With no particular structure or overall narrative, the book at times seems to simply comprise long lists of the various insults and curses used around the world. In common with many English schoolchildren, I have in my life spent time looking up swear words in a French dictionary. This does not, however, mean I wish to read a whole book about it.

To break up the monotony, the author sprinkles in liberal doses of what are presumably meant to be light-hearted anecdotes and witty reflections on a serious subject. Ranging from the inane (the time he used a Canadian French word that was ruder than he'd realised), through the self important (realising that the gap in literacy between himself and the poor working class black girls he was teaching was simply insurmountable, and that they'd never pull themselves out of their current situations), to the downright irrelevant (how his wife's grandfather played a role in the creation of the state of Israel), these in fact read as an expression of how interesting he thinks he is. Perhaps I missed something, but I wasn't exactly gripped.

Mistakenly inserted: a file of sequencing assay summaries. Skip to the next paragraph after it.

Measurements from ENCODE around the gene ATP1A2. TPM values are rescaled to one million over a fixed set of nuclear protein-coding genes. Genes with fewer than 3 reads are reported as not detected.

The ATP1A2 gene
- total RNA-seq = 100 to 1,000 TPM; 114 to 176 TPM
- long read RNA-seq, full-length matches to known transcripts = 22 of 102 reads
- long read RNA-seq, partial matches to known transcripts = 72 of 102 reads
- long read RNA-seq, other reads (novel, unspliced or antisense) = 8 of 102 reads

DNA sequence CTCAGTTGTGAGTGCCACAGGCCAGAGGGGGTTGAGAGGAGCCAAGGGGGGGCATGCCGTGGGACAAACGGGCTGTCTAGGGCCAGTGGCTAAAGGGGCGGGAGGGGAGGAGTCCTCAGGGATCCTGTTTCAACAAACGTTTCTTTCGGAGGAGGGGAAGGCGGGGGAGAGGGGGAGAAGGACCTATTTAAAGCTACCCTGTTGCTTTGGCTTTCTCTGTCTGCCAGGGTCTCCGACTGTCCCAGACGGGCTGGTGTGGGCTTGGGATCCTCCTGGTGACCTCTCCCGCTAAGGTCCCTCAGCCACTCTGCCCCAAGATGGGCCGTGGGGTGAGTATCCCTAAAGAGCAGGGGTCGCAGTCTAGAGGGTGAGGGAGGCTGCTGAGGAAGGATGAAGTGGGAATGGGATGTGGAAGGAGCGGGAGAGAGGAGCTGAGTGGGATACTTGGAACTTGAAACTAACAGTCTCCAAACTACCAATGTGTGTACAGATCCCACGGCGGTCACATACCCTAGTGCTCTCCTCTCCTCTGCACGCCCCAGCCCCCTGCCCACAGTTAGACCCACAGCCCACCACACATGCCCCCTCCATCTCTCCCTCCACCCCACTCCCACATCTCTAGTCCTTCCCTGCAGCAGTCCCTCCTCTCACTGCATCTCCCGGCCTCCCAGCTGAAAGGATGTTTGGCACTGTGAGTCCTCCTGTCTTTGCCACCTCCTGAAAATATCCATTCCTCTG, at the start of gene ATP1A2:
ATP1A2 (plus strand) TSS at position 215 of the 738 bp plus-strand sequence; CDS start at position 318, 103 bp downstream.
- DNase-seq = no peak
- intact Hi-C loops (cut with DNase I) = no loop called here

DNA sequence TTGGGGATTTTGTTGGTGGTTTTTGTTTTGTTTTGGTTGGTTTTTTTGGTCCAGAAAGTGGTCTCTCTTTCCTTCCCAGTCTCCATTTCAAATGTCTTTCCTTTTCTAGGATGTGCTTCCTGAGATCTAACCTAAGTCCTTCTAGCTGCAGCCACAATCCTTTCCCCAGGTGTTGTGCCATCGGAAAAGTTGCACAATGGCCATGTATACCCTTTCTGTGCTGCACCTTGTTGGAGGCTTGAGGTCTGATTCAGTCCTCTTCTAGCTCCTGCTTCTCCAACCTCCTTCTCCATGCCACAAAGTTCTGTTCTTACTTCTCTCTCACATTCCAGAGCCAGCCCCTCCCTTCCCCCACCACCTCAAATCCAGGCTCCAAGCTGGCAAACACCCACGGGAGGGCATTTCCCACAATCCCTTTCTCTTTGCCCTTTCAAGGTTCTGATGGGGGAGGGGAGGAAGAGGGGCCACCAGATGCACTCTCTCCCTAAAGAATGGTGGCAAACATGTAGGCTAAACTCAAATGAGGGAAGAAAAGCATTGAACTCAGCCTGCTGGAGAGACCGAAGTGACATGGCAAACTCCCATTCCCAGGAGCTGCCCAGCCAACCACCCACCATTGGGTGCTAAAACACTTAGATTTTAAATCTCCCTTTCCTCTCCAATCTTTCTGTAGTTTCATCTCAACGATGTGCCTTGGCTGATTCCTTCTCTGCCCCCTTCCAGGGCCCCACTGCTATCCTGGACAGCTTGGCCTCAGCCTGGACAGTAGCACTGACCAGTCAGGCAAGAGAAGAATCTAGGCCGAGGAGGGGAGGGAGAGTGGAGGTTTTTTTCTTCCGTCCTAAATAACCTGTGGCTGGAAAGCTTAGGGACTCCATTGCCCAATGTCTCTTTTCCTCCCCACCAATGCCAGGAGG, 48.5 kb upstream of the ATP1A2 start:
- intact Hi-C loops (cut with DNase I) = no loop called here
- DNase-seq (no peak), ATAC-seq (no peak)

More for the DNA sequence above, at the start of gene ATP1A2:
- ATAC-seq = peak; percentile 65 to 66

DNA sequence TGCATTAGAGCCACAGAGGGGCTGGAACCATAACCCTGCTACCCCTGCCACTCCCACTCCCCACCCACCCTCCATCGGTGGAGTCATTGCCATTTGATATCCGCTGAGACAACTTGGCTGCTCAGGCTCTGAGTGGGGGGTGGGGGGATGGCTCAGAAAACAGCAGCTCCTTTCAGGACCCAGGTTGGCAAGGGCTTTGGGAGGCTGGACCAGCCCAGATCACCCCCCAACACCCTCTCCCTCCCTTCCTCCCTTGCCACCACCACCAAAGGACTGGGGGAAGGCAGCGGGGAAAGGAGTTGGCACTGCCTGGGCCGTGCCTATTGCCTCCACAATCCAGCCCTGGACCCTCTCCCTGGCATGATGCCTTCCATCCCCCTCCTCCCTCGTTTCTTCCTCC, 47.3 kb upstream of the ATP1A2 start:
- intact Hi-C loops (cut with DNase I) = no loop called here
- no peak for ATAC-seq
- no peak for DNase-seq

Each chapter starts with an "interesting" aside on some period of the author's life (most of which include a frankly impressive number of name-drops), and each drags on at the same turgid pace. By the time I reached what could have been a very interesting discussion on the changing face of taboo - how racial slurs common 30 years ago are now unthinkable, while the opposite is true of traditionally vulgar sexual terms - any enthusiasm I may have started with was sorely diminished.

I had great hopes for this book when I bought it - now I'm just glad to have finished. Disappointed.
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on 5 August 2013
I really liked this book! I am interested in words and swearing in particular so this was a really good read for me. The only reason I didn't give it 5* was because it does seem a little bit overlong with a bit of padding, however I would really recommend it to anyone who is broad-minded and interested in the way language changes and develops.